Sunday, 13 December 2015

Bikers and Pedestrian Riders in Thailand

With a W.H.O reported number of of over 17000 000 motorcycles, fifteen times the amount you will find on UK roads where there is a similar population. These can be split into two main categories - 'Big Bike' Riders and the majority who see motorcycles as a tool to help them get about.
The 'Big Bike' riders tend to have invested money in their machines and also often the kit to match. They predominantly wear safety clothing and helmets and many consider their own safety. Ok like their counterparts around the world some will always been exploring speed. But most being mature riders with years of riding experience behind them. There was a paper that even suggested Thai riders were marginally better than Los Angeles Riders in Collision Avoidance - Rider Training and Collision Avoidance in Thailand and Los Angeles Motorcycle Crashes although it was also suggested that neither fared very well.   Thai Riders tend to have seen death on Thai Roads many times which has a sobering way of installing respect. There are many Bike Clubs all over Thailand, again like other bike clubs around the world, many do Charity work. I have friends on Koh Samui who as an example, are members of the Sa-mu-i a bike club who's main aim is to help support schools and communities in deprived areas.  I suggest that maybe one way to improve road safety in Thailand is for the 'Big Bike' riders to share their kills and experience with younger bikers.

By far the majority of 'motorcycles' in Thailand are scooters, typically motorcycles of up to 200cc with a 'step through' design. The 'class' used to be dominated by the Honda range of semi-automatics, but now there are floods of automatic scooters everywhere.
The scooters are utilized all over Thailand for all sorts of tasks, from mobile food stalls and delivery vehicles, to Taxi's like the one in the picture above. The legal age for riding a bike up to 110cc bikes is 15, however as the bikes are common family transport often riders start much younger.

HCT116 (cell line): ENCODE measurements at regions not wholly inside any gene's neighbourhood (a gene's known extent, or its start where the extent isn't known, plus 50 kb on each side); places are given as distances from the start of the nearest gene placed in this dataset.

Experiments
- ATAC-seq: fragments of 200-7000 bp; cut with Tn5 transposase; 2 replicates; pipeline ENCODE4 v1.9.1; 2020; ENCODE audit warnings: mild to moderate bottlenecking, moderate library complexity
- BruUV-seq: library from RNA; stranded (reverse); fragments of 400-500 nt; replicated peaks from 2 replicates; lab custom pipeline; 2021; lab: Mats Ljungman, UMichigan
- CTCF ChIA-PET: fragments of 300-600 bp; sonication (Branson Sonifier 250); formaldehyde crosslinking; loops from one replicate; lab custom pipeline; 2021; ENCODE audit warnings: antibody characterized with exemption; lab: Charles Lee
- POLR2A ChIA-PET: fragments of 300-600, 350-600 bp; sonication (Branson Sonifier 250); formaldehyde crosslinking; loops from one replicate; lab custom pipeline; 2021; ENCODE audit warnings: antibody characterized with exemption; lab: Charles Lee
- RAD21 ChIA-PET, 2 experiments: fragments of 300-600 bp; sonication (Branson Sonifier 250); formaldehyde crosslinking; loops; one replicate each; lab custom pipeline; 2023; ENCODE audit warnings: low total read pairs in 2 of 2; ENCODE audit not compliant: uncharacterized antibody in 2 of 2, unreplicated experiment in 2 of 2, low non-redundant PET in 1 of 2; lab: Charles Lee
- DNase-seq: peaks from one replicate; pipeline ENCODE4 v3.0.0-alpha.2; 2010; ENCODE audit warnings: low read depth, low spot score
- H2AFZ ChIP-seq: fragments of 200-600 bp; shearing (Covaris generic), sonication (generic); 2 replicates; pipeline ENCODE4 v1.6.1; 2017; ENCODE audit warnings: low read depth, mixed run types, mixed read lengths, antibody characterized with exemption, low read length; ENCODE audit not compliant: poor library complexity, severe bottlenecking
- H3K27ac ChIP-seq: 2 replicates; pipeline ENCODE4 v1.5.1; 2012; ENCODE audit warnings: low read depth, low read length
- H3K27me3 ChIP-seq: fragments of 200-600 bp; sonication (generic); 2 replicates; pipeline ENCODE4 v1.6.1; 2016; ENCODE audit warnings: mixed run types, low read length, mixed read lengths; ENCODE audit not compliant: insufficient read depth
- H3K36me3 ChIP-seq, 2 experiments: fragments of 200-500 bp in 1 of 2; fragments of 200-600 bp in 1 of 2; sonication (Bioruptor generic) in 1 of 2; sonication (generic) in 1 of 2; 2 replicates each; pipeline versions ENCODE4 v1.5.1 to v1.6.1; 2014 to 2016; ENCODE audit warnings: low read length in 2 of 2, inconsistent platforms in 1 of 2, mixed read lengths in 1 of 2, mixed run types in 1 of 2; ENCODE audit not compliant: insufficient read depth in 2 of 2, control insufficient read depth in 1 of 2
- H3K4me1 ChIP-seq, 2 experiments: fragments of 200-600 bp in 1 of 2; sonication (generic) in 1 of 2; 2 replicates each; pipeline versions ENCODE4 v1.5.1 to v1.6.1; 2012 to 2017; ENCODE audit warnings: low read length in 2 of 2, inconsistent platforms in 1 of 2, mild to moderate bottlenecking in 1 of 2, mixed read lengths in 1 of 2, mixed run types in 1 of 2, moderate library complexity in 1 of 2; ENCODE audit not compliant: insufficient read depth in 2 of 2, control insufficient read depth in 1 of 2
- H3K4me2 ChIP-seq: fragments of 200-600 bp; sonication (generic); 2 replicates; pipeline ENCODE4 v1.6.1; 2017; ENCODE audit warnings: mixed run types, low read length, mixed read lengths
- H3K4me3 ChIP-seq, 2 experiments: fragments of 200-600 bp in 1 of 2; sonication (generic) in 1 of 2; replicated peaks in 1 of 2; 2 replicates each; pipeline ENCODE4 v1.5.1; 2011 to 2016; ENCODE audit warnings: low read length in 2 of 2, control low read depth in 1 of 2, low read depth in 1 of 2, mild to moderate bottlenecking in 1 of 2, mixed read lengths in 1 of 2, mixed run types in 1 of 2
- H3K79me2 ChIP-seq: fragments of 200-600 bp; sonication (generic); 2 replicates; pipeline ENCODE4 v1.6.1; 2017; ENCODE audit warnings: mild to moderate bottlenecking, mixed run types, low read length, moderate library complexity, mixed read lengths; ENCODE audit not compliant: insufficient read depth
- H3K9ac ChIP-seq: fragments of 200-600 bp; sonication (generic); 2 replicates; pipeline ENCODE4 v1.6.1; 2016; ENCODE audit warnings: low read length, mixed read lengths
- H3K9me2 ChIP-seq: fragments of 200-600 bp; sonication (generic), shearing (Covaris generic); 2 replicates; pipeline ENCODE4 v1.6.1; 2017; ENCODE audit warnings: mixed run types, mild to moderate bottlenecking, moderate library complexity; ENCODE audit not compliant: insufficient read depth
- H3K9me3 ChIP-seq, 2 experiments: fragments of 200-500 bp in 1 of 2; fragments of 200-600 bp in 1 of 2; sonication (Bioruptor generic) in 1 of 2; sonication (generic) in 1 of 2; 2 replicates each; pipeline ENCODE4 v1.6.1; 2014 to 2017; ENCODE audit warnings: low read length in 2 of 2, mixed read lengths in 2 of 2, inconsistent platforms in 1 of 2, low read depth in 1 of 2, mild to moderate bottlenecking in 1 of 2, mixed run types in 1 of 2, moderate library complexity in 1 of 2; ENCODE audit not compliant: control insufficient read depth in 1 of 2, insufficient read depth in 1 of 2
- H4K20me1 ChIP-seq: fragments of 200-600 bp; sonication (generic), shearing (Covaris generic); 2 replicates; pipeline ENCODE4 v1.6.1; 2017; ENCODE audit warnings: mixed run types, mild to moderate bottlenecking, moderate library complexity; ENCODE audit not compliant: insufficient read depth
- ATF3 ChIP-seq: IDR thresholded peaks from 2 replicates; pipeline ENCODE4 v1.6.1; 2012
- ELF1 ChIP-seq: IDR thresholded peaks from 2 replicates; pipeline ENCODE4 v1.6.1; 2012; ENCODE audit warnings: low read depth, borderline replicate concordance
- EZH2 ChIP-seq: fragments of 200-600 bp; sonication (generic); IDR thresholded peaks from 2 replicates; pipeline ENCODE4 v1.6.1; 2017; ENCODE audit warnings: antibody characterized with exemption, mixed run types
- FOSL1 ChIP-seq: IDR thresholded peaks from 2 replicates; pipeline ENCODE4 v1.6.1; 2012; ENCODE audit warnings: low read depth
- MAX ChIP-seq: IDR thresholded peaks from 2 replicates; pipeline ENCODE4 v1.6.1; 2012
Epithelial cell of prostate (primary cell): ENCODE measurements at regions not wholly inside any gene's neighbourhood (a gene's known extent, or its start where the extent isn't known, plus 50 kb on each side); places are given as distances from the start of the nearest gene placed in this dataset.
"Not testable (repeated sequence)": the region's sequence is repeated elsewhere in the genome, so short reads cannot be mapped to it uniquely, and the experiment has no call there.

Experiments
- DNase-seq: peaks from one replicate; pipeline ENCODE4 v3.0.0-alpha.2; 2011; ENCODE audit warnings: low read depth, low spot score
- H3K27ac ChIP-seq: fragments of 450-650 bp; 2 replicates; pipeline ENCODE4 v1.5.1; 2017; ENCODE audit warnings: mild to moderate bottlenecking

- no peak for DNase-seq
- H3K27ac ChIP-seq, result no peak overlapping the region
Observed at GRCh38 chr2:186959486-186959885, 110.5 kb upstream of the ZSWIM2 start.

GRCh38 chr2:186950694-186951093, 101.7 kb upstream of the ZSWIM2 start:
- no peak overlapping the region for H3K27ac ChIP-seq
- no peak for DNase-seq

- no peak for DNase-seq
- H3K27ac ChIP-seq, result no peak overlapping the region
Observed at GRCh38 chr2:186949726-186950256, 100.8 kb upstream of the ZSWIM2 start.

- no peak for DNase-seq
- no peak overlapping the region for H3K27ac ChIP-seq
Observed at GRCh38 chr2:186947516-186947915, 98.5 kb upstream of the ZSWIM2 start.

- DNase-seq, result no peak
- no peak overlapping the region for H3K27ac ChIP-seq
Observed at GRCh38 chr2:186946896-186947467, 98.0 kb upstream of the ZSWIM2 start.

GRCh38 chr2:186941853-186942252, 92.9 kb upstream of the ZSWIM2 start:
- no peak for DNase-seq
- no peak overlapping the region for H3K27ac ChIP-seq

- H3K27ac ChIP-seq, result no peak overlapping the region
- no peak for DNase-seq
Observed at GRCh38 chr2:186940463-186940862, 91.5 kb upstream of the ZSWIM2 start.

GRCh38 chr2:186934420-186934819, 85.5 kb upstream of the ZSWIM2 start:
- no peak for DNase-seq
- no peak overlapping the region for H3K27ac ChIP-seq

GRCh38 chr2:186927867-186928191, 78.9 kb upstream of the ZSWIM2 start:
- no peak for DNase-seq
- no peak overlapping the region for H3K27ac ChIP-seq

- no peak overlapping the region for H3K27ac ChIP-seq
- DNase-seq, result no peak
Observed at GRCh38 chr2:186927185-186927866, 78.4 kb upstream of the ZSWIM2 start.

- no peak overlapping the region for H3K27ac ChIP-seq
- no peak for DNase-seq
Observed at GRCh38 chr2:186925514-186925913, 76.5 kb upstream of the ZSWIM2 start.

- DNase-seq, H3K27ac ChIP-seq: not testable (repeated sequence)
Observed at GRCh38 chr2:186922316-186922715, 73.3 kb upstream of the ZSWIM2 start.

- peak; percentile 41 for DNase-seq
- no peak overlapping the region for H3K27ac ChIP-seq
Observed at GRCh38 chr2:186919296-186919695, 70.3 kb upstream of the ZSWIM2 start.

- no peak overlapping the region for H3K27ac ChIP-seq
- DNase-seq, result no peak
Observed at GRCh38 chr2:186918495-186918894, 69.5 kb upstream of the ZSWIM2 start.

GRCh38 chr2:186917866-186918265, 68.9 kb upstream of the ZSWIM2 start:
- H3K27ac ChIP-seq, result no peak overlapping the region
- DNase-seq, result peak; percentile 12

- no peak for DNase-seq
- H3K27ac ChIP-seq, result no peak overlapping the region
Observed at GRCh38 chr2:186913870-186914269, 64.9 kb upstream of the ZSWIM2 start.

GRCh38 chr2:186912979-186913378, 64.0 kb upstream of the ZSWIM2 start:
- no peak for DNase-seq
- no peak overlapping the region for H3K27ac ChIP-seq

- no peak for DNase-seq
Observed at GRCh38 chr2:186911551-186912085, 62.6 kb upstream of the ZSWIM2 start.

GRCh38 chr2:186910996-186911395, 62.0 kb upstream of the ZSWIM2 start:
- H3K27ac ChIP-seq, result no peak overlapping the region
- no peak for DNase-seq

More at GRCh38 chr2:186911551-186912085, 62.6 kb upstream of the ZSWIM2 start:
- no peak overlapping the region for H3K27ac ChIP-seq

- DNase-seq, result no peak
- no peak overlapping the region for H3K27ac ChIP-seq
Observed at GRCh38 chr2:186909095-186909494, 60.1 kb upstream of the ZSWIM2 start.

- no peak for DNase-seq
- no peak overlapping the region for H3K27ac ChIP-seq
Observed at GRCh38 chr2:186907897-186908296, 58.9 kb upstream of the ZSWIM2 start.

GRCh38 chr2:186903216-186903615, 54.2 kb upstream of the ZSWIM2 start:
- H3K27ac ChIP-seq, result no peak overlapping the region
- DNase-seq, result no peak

As these bikes are so common they are used in a manner more associated with bicycles in other countries. Often riders choose to not wear helmets or safety gear. They also tend to ride like some cyclists or pedestrians, often going against the flow of other traffic and riding on the pavements.
We get daily updates from emergency responders all over Thailand reporting on the accidents they have responded to. Although there are a large number of commercial vehicle accidents, the majority of incidents that involve a fatality predominantly involve a scooter styled small motorcycle. Yes of course 'Big Bikes' are involved in Accidents, but when a 'Big Bike' accident is reported it is more often being ridden by a Tourist than an Ex-pat or Thai National.
With no uniform training guidance or standards on many things such as how to use the brakes and simple bike maintenance not being carried out correctly, many of the common accidents could easily be avoided with just some little changes.  But also the training issue is across the board. There is no requirement for Heavy Goods Vehicle or Public Service Vehicle drivers to undertake any other training after they have got their standard car driving licences. With the belief in reincarnation and amulet protection from the spirits, along with the 'Mai pen Rai' (don't worry about it) attitude means that even mundane journeys deserve a bit more caution as to the actions of other road users.
If things are to change in Thailand what is needed is a better understanding of the predicaments of others e.g. HGV's need large turning circles, brakes do not work so well in the wet and motorcycles need to change position in the road to avoid pot-holes. Without a massive change to the Driver and Rider training and testing then there will be little change to the current situation anytime soon.
Unfortunately currently there are also increasing numbers of road rage incidents on Thai roads, the majority caused by confrontations due to different drivers opinions on how others should be driving. This is odd in a country known as the land of smiles, where people try to avoid confrontation. We would suggest that drivers make a fundamental attribution error in assuming that other road users are playing by the same rules as them and are therefore are 'dangerous' or 'idiots' when they do not conform to expected driving standards, rather than just accepting that without a better standard of driver training, many other road users simply do not have the same skills and experiences as them.
When we drive or ride we all make predictions about the actions of other road users, this improves as we gain experience on the road and is why experienced drivers and Riders have been proved to be generally safer than novices. Most accidents are caused when normal everyday people doing normal everyday things have a prediction error and are surprised by unforeseen circumstances. When making predictions it is often assumed that others are playing by the same rules, if instead it is assumed that others are playing by different i.e. pedestrian rules, then it makes the predictions easier and helps avoid the confrontations.
This is the idea behind No Surprise / No Accident - if we learn how to avoid the surprises we will also avoid the accidents.

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